Medline NLM term definition: a degenerative organic mental disease characterized by progressive brain deterioration and dementia. The disease was originally described as DEMENTIA, PRESENILE occurring in persons under the age of 65 (as opposed to DEMENTIA, SENILE with onset at or after 65); however, onset may occur at any age. There is no pathophysiological nor clinical distinction between the two stages of onset of Alzheimer's. Women appear to be affected twice as frequently as men. It is characterized pathologically by the triad of SENILE PLAQUES, NEUROFIBRILLARY TANGLES, and NEUROPIL THREADS.
See also Alzheimer's disease, Creutzfeldt-Jacob Disease, Lewy Body Dementia.
Dementia: factsheet from NINDS, the National Institute of Neurological Disorders and Stroke (US site).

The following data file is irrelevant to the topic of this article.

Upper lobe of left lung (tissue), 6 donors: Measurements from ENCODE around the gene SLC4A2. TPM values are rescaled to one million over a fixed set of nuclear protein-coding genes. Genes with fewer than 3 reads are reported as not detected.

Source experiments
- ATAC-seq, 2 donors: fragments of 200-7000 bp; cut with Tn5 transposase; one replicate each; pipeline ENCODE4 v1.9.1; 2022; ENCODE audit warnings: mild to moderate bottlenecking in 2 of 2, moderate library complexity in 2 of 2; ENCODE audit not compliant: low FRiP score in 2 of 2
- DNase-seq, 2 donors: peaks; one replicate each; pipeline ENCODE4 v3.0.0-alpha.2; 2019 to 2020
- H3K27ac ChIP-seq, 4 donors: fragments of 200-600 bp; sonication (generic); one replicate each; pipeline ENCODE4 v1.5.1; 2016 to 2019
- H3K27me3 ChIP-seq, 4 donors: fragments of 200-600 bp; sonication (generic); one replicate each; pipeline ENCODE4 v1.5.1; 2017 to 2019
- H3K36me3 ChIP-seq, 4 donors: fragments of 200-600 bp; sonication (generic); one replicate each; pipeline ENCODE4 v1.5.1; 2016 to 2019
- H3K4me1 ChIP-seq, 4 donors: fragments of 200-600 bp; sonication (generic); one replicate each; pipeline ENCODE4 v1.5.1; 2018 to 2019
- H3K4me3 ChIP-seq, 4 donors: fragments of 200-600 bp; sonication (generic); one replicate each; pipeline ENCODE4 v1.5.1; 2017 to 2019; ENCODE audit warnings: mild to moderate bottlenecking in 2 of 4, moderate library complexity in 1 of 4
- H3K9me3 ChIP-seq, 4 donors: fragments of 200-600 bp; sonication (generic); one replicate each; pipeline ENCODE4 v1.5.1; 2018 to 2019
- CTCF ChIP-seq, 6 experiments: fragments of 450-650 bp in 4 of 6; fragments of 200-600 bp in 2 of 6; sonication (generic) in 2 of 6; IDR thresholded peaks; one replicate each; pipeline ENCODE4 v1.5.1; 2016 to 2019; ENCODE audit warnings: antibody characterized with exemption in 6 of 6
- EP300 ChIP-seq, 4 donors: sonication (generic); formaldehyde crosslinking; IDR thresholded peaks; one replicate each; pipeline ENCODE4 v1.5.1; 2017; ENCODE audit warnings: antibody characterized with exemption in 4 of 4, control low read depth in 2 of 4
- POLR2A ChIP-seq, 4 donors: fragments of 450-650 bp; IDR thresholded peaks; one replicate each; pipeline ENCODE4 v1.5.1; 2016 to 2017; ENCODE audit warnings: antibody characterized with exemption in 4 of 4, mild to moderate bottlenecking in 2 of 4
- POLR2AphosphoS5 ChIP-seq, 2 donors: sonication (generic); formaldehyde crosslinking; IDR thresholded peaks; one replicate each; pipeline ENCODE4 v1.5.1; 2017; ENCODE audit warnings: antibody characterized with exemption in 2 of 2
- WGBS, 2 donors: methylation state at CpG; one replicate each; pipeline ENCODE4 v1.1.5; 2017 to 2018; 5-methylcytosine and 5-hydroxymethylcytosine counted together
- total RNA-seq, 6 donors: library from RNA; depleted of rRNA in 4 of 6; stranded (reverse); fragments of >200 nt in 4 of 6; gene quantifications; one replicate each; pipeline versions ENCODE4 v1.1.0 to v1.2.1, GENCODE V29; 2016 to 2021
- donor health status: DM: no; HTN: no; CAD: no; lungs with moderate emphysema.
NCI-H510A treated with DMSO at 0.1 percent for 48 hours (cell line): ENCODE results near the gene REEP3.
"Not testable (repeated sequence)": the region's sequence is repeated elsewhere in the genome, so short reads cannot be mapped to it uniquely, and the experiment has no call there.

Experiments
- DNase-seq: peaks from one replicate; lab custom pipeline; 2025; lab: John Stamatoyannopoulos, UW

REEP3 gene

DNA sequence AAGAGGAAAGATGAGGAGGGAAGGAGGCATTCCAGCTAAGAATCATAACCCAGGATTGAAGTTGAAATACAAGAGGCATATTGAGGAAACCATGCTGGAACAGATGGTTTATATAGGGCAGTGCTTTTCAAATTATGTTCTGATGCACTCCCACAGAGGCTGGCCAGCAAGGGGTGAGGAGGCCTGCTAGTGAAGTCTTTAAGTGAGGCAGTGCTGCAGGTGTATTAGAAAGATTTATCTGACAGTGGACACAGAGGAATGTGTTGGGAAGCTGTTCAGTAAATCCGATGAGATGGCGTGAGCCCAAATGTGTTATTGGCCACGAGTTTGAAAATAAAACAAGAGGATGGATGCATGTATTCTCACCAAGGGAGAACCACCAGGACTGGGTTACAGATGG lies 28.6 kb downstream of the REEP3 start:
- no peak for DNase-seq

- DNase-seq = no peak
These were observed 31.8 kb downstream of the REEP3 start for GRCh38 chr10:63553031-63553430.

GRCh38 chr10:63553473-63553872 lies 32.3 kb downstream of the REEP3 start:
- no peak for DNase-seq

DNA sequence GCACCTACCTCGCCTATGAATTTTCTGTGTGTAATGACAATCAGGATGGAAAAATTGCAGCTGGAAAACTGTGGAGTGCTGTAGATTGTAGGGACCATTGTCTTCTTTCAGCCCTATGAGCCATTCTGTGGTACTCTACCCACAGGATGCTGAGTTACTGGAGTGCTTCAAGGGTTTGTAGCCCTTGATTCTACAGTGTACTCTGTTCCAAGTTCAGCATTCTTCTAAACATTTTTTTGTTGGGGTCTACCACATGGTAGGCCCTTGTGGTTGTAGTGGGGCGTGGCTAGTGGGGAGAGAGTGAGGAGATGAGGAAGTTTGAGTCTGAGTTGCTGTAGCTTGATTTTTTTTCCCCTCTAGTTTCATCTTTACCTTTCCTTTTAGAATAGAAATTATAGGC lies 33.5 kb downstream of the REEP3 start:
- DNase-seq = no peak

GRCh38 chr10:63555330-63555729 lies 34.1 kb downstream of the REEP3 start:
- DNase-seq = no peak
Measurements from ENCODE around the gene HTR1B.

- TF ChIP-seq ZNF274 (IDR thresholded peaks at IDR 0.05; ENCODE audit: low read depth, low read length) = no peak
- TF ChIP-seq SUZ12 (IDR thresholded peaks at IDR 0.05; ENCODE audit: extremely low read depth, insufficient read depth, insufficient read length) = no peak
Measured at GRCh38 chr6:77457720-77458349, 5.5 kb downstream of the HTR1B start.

Dementia: information from Patient UK website.
Dementia: information from the NHS website.
National Institute on Aging: US site from National Institute of Health. Aimed at older adults.
Posterior cortical atrophy: information from the Alzheimer's Disease Society.
The Many Faces of Dementia This free online course was developed by Dr Tim Shakespeare of UCL's Dementia Research Centre. The course provides a unique insight into dementia through the stories, symptoms and science behind four less common diagnoses of dementia.
Rare Dementia Support service.